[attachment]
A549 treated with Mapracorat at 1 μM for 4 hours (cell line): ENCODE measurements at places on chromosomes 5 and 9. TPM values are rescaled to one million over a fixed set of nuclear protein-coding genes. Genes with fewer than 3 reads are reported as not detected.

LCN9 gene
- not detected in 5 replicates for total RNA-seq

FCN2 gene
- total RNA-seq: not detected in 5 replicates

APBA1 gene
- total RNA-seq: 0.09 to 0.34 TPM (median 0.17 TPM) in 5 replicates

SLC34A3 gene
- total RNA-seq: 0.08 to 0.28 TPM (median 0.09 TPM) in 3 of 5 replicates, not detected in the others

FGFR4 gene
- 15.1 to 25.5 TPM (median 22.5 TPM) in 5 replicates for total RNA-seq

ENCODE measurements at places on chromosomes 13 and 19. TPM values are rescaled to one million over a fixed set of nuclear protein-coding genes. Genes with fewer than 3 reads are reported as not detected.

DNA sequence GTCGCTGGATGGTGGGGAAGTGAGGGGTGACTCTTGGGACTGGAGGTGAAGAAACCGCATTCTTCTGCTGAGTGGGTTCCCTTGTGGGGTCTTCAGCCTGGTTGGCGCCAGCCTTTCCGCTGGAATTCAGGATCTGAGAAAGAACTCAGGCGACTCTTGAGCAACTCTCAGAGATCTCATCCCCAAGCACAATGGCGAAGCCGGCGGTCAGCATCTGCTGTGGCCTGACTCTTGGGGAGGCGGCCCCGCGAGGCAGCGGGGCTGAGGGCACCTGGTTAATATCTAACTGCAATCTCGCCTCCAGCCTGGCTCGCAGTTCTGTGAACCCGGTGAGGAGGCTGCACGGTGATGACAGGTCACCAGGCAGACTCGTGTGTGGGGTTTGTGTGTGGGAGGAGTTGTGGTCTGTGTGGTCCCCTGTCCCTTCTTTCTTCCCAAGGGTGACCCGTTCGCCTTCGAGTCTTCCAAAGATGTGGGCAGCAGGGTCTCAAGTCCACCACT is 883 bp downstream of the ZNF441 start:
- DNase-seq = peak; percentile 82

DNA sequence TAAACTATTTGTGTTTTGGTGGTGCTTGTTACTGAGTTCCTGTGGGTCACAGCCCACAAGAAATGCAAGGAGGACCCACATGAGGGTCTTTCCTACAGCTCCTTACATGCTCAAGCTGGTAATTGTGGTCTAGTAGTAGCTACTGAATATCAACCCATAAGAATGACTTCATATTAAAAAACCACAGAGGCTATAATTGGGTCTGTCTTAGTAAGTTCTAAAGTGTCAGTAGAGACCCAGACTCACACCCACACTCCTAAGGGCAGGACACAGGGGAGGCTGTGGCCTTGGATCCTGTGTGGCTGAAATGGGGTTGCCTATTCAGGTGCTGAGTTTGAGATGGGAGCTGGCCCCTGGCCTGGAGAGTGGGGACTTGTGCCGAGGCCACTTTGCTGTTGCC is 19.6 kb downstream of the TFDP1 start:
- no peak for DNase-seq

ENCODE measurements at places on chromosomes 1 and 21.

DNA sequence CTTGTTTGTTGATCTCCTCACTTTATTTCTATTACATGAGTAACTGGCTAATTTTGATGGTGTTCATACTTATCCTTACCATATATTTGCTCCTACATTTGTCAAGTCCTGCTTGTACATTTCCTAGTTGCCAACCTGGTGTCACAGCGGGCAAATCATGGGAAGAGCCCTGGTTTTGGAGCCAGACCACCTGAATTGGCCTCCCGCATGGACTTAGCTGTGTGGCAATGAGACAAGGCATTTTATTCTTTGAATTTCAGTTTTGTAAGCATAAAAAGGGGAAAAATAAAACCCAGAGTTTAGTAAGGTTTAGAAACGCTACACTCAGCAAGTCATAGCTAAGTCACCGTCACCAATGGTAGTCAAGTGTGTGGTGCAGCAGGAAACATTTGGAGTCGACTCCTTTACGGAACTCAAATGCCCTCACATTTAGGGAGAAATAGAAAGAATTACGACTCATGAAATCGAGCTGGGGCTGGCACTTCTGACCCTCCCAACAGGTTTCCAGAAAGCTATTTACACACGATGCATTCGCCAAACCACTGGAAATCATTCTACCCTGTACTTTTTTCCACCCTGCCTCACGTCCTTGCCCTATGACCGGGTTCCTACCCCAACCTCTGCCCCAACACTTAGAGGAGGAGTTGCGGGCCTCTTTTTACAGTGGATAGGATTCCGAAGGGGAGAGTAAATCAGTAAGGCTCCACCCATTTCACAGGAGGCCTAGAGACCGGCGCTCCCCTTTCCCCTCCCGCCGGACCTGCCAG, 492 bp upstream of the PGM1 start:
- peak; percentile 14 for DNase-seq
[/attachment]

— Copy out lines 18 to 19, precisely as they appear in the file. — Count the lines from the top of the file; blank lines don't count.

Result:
DNA sequence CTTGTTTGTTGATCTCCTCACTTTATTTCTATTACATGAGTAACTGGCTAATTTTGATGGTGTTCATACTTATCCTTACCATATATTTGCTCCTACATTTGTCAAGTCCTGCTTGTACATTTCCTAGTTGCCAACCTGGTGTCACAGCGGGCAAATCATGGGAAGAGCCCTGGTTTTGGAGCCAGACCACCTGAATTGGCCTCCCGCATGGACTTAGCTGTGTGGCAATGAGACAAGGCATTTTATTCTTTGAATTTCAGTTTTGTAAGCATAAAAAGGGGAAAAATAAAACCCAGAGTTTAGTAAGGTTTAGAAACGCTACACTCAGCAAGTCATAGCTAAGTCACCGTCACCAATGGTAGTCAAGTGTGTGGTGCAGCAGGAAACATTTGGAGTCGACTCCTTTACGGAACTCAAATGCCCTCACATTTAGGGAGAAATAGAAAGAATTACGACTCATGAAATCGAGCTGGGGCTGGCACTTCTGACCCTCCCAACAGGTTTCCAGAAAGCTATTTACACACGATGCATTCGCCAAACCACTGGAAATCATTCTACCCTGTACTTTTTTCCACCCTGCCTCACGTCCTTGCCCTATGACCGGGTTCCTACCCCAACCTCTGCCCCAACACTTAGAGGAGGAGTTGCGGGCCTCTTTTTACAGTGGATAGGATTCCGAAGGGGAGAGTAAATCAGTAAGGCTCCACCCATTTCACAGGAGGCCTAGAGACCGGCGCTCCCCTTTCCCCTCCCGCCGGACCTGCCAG, 492 bp upstream of the PGM1 start:
- peak; percentile 14 for DNase-seq